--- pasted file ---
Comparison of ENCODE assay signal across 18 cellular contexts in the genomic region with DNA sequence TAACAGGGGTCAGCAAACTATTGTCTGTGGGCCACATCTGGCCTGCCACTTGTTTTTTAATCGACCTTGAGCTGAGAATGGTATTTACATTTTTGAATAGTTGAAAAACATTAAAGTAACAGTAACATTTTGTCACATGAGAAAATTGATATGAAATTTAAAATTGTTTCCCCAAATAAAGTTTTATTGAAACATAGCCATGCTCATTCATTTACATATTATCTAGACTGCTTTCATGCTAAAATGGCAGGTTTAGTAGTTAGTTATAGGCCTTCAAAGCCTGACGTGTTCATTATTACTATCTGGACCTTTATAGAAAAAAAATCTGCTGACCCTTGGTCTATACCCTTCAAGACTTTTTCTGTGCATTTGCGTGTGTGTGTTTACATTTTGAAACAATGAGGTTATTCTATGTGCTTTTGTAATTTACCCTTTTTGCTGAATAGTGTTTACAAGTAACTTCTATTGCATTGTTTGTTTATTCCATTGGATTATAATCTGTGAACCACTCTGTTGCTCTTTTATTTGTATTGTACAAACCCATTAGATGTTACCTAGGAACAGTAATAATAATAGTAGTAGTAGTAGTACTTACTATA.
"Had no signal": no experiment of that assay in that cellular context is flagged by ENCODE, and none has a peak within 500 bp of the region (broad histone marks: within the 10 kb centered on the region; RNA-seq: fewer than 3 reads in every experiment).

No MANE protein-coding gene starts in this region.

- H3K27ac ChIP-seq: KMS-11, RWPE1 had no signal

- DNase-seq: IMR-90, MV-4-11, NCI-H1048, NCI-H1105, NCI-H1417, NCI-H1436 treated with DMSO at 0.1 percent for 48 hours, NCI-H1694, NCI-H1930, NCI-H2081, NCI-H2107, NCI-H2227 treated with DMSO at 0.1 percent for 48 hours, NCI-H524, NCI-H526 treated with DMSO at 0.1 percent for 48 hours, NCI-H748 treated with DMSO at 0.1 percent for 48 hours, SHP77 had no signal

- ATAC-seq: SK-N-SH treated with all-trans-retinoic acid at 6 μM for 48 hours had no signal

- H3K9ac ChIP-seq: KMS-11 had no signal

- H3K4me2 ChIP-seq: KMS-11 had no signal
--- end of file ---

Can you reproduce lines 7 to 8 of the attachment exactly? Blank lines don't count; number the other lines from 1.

- H3K9ac ChIP-seq: KMS-11 had no signal

- H3K4me2 ChIP-seq: KMS-11 had no signal